Not a week goes by now without some media speculation that Gordon Brown is poised to withdraw British forces from Iraq. First it was The Times, then – last week – it was The Sunday Telegraph and, this week, it is the turn of the Sunday Times defence correspondent, Mick Smith.
He is retailing the fears of unnamed (as usual) "senior army officers" that Gordon Brown is going to cut the number of troops in Iraq to such a low level that their effectiveness is jeopardised and lives are endangered. They say, or so Smith tells us, it is clear Brown is preparing to speed up the pull-out to draw a symbolic line under the Blair era.
Against such speculation, however, there are consistent denials from "sources close to Brown", but that would only be expected even if the intention to withdraw was firm policy.
On the other hand, what might be a more reliable pointer to Brown's intentions is the report from DefenseNews that the Army is about to take delivery of a "small number" of US-built fixed-wing surveillance aircraft.
These are King Air 350ER special mission aircraft (pictured), superbly well-equipped with electro-optical surveillance equipment, ground monitoring radar and a highly sophisticated communications package. They will replace the Army Air Corps Defender aircraft and, at an estimated £14 million each, represent a massive enhancement to Army aviation capabilities.
The point here, of course, is that these aircraft are primarily intended for deployment in (relatively) benign airspace, which means they are tools specifically designed for counter-insurgency operations. It stands to reason, therefore, that Brown – as chancellor – would hardly be authorising such expenditure if he intended to cut short Britain's deployment in Iraq.
Furthermore, the expenditure does not stop there. Rather than wait for the completion of the Watchkeeper UAV programme, not scheduled to begin deliveries until 2010, replacing the disastrous Phoenix UAV, the Army is deploying a new fleet of Elbit Systems' Hermes 450 tactical UAVs, purchased as an urgent operational requirement.
With the reported extension of the MPPV programme and other as yet unannounced equipment programmes, the indications are that the British government has been re-framing its procurement priorities and is showing a new commitment to fighting (and winning) its counter-insurgency campaigns.
Clearly unaware of this, The Times's Mick Smith records the woes of (another) unnamed officer, who complains that, "We are sitting ducks and have very little in the way of resources to react … If we mount an operation to deter a mortar attack it takes an entire battle group and ties up all our people … Any further reductions in numbers would leave British troops hanging onto Basra by our finger tips".
Smith believes that this danger has been illustrated this weekend by continuing battles between British forces and fighters from the Mahdi army militia. These follow reports that British and Iraqi forces killed the Basra commander of Moqtada al-Sadr's Mahdi Army on Friday, after al-Sadr made a re-appearance in Iraq the same day.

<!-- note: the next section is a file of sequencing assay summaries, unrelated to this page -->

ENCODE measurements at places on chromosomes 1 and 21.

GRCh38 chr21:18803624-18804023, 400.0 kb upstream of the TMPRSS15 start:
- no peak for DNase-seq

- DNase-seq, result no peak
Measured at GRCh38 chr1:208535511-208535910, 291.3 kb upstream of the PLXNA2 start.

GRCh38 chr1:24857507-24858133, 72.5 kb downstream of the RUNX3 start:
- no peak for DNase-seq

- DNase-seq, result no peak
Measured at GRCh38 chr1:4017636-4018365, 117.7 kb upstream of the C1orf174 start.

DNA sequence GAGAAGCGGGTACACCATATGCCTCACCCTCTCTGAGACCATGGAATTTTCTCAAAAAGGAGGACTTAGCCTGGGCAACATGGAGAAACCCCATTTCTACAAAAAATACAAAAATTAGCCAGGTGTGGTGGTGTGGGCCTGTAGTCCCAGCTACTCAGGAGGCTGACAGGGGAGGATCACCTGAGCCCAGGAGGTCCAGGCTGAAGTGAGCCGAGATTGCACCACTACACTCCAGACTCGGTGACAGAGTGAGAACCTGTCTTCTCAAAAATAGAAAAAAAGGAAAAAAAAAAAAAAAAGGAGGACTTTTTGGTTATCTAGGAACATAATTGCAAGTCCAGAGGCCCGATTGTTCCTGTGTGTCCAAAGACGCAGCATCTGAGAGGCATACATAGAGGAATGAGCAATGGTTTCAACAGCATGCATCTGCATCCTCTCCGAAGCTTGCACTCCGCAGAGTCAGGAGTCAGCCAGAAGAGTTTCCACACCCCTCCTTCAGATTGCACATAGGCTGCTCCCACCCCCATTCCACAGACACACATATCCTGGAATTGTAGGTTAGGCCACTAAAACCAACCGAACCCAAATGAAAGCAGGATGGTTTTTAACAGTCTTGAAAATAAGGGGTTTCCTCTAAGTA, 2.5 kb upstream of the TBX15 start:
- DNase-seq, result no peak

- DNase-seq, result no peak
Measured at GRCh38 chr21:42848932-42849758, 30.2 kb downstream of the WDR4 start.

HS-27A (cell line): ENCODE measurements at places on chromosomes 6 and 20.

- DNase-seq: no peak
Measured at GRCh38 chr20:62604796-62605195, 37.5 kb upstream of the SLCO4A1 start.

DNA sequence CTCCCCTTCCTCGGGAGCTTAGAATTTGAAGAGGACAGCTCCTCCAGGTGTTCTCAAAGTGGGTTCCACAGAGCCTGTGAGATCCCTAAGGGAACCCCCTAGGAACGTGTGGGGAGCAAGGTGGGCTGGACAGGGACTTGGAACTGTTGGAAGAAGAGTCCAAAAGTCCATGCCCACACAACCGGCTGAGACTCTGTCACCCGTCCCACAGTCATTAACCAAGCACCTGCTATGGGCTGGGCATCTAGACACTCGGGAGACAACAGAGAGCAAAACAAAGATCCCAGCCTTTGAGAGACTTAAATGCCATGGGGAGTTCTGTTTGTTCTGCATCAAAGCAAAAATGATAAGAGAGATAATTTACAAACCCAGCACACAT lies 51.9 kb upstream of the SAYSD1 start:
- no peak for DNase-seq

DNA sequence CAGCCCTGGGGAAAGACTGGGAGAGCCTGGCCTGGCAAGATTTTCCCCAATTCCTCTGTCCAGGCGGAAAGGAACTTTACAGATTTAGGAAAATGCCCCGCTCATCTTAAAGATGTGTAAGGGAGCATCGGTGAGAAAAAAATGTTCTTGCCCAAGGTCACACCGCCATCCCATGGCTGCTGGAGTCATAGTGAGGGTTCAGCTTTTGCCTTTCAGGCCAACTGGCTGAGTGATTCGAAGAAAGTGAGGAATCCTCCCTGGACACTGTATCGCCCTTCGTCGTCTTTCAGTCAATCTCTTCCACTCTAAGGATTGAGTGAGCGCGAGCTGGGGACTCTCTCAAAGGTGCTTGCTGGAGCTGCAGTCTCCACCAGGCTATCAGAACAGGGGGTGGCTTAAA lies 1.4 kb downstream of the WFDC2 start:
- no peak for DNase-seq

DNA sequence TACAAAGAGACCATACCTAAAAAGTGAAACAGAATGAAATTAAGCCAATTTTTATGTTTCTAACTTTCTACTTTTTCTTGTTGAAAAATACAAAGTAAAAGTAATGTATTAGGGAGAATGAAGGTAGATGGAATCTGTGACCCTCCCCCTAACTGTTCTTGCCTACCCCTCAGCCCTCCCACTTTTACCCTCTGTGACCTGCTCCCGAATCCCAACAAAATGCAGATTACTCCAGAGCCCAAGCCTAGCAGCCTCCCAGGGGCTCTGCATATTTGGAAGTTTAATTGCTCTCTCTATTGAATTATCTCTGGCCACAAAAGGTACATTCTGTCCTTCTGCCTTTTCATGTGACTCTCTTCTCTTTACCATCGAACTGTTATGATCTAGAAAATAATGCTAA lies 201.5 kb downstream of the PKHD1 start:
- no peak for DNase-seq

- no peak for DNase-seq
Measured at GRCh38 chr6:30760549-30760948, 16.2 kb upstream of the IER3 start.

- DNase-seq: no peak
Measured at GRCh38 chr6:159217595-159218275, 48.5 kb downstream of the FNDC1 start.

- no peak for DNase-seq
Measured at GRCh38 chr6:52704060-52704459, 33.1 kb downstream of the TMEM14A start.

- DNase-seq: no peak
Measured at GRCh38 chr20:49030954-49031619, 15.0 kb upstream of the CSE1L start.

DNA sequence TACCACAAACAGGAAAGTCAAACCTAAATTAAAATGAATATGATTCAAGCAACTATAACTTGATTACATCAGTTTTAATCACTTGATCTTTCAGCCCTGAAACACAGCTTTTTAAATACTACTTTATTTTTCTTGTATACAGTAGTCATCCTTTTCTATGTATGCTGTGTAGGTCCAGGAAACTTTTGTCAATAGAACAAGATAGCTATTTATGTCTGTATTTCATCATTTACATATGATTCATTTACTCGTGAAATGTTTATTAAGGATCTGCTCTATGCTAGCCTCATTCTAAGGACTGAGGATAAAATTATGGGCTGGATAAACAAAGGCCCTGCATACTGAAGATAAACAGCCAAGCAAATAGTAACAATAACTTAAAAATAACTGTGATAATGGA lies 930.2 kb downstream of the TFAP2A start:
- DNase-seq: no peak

But our man neglects two things. Firstly, the initial action was carried out jointly between British and Iraqi forces – with the British acting as "advisors". This would seem to confirm the growing confidence and capability of the Iraqi 10th Division, reducing the need for the direct involvement of large numbers of British troops.
Secondly, while, in the past, it has been necessary to field full battle groups to carry out even quite minor operations - such as the extraordinary operation last December, where tanks, armoured vehicles and 1000 men were deployed to capture five "terrorist leaders", these operations have been conducted without the high-tech capability that is now becoming available.
With better real-time intelligence and the other equipment that is coming on stream, and the support of the 10th Division, such mass raids – never desirable for the message they send out – will be less necessary than they were. The Army will, at last, have acquired the capability to fight "smarter".
From a political stance, this is going to have even more interesting implications. The Conservatives, to date, have relied entirely on their mantras, "overstretch" and "under-resourcing", to focus their attack on the government. But, with none of the current programmes officially announced, Brown, on assuming office as prime minister, is going to be able to unveil a significant increase in defence spending – all of it off-budget, representing real money – and a significant enhancement in capabilities.
Unless they are more astute than they have so far been, it looks as if the Opposition is going to be wrong-footed, leaving Brown occupying the political high ground on an issue which has, traditionally, been occupied by the Conservatives.